Post-war conscription was discontinued in Britain in 1960. It was a continental phenomenon. Except for France, none of the continental countries had working militaries until the Afghanistan campaign.

  16. “If ecclesiastics wish to see fewer wars they might consider doing their own jobs better, and preaching the Gospel with better success.”

    Or, at the very least, stop using the prestige of their good offices to advance ideas that make war necessary.

  17. Pope Francis is a warm man to the sick and needy and a loquacious idiot in the intellectual realm. He’s like an oracle of off track gibberish. It is amazing to me….his idiocy. Who could have foreseen this theatre of the absurd.

    ” And all at once comes the howl of a far off hound….and all that I want to say, is said ….in that single sound.”

  18. Turkson doesn’t keep up even with liberal Biblical scholarship. Fr. Raymond Brown relayed the general outlook on the ” turn the other cheek passage” as needing to observe that the gospel that specifies which cheek….says the right one. Brown continued that the opponent then used his weaker left hand and this was not real violence but a mideastern insult ritual.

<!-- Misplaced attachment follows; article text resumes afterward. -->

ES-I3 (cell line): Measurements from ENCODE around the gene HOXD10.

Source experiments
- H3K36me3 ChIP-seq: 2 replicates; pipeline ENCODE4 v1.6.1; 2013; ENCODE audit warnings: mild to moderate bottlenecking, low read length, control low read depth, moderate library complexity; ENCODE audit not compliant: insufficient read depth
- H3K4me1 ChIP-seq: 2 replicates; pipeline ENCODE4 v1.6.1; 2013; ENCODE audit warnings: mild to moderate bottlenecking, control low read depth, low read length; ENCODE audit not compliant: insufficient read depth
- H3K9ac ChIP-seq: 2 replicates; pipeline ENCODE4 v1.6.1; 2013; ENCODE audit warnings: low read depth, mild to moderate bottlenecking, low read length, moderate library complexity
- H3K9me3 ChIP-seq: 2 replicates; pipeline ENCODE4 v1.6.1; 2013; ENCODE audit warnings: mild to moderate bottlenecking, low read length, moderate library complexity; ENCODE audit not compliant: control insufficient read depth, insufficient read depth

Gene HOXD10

19. “It was a continental phenomenon.”
    True. There, the principle that no one should be denied the right nor relieved of the responsibility of defending the nation under arms became deeply entrenched.
    Universal military service was seen as the counterpart of universal suffrage, in contrast to the Ancien Régime, where the defence of the nation had been seen as the duty of a privileged class and the sword was everywhere the badge of the gentleman; so much so that the Scottish Parliament of 1689, following the Glorious Revolution, ordered “that the papists be disarmed over all the kingdom by the ordinary magistrates and officers of the militia, excepting gentlemen wearing swords.” They were not prepared to reduce gentlemen of blood and breeding, even Papists, to the rank of “rude mechanicals.”

  20. So, we, the people have the UN small arms treaty to disarm the people. The unarmed people will have to face an unjust war, sticks and stones against tanks and bombs. The human right to self-preservation is innate. That is, God endowed and unalienable. Hence, we have the Second Amendment. If Pope Francis eschews the just war, then, Pope Francis enables the unjust war.